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Students Can Get Windows 7 Pro for $19

Cybernet News has discovered a way for students to get Windows 7 Professional really, really dirt cheap. While consumers will be required to shell out up to $299.99 for a retail copy of the Professional version next month, students will only need to fork over a whopping $19. The catch is that high school and undergraduate students must prove a focus in science, technology, engineering, or mathematics in order to get the discount "cheat" to work.

The "cheat" in question actually applies to students who are not already enrolled in the MSDN Academic Alliance, a program for universities that grant access to "hundreds" of Microsoft products free of charge. Apparently, students can join the Association for Computing Machinery (ACM) for the $19 pricetag instead. The ACM thus provides the entire MSDN-AA catalog, including both the 32-bit and 64-bit versions of Windows 7 Professional in four languages. Ultimately, students will receive eight individual keys that work on all eight versions (32-bit and 64-bit for each language).

"This offer is technically for students taking STEM (science, technology, engineering, mathematics) classes," reads this blog on Overclock.net. "They do not verify your information as of yet, but I cannot encourage you to lie in order to get access."

Windows 7 RTM was already introduced to students registered on Microsoft's MSDN-AA back on August 6th, 2009 when the company offered the OS to all MSDN and TechNet subscribers. However, according to the Overclock blog, students are experiencing problems downloading Windows 7 via MSDN-AA and ACM.

UPDATE: Recently I've received a few emails stating that the MDAA package for students no longer offers any version of Windows 7. "Please note: The Microsoft Developer Academic Alliance package offered to Student Members DOES NOT CONTAIN ANY VERSION OF Windows 7," says the company.

  • the_one111
    I already got it. For free.

    BAUHAHAHA
    (no I didn't torrent it or get it illegally)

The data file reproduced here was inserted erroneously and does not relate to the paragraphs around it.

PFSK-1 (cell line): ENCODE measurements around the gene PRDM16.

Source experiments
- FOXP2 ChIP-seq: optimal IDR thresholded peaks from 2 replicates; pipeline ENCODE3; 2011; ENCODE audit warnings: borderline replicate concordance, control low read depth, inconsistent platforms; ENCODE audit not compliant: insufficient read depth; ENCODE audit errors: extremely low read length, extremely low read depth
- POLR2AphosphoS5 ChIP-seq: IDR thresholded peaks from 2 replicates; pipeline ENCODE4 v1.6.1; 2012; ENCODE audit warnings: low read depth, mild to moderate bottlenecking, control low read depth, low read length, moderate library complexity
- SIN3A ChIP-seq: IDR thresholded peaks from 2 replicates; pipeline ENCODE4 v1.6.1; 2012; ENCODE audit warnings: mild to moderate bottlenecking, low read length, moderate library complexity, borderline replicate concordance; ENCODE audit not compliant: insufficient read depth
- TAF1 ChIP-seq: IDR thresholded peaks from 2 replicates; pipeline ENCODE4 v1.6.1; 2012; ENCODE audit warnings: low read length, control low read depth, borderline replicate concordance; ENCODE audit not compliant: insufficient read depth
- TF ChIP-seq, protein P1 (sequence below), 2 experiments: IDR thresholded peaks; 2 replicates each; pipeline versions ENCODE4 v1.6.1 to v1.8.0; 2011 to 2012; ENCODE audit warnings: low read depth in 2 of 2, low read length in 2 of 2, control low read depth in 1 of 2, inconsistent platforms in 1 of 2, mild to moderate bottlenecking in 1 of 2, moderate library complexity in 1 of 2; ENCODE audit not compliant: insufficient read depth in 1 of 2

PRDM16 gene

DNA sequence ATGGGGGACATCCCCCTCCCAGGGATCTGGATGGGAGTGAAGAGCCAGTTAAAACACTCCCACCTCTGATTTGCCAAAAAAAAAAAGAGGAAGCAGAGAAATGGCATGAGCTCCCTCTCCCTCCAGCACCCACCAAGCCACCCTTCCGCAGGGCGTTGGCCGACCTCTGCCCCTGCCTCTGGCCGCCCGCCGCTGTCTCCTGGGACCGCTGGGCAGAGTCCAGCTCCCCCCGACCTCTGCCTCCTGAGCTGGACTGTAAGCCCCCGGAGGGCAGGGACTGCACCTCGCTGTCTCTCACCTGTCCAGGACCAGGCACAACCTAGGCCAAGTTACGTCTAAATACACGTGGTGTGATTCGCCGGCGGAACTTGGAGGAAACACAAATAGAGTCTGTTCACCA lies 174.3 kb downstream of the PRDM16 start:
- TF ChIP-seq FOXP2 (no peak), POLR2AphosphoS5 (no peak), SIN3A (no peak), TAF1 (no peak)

Reply
  • Dekasav
    I can get it from my college for dirt cheap (well, if it's like XP and Vista), but I'm legally supposed to remove that when I graduate, so this could be an excellent deal, regardless.
    Reply
  • festerovic
    Yay MS!

    Wait... what did I just say??!
    Reply
  • Your news is outdated.
    Windows 7 is taken down since few days ago already
    Reply
  • nneelix
    There has been a thread on Fatwallet and SlickDeals for over a month now regarding this. I might have pursued this option if I did not allready have a TechNet Plus subscription.
    Reply
  • Spanky Deluxe
    In bold letters on the sign up page for the student membership:

    "The Microsoft Developer Academic Alliance package
    DOES NOT contain Windows 7."
    Reply
  • It looks like this is no longer available through their student memberships, assuming the bit at the top of their online membership form stating "The Microsoft Developer Academic Alliance package DOES NOT contain Windows 7." is accurate. I found this at https://campus.acm.org/public/QuickJoin/qj_control.cfm?form_type=Student.
    Reply
  • mindless728
    Kevin Parrish, did you even read anything (it doesn't contain windows 7)
    Reply
  • acm membership director
    Dear Students,

    Please note that all Windows 7 products have been pulled from our Microsoft Developer AA package offered to ACM Student Members due to the very large influx of non-computing students and professionals.

    There are two options if you want to get a hold of Windows 7:

    First, if you are a technical student … go to the MSDN AA web site and see if your school or department is an MSDN AA member.

    -- If they are, contact your department directly to get access.
    -- If they are not, ask a faculty member in your department to get a subscription here.

    Second, if you are any student … Microsoft announced today in the US that the Windows 7 is available for pre-order for $29 at http://www.win741.com/

    Lillian Israel
    ACM Director of Membership
    Reply
  • Hanin33
    thanks, Ms. Israel.
    Reply